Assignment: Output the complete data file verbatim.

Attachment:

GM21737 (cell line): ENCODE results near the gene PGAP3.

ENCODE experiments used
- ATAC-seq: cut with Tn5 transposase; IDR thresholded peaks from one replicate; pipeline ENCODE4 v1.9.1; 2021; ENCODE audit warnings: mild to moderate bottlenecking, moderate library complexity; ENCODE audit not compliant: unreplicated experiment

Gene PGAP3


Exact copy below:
GM21737 (cell line): ENCODE results near the gene PGAP3.

ENCODE experiments used
- ATAC-seq: cut with Tn5 transposase; IDR thresholded peaks from one replicate; pipeline ENCODE4 v1.9.1; 2021; ENCODE audit warnings: mild to moderate bottlenecking, moderate library complexity; ENCODE audit not compliant: unreplicated experiment

Gene PGAP3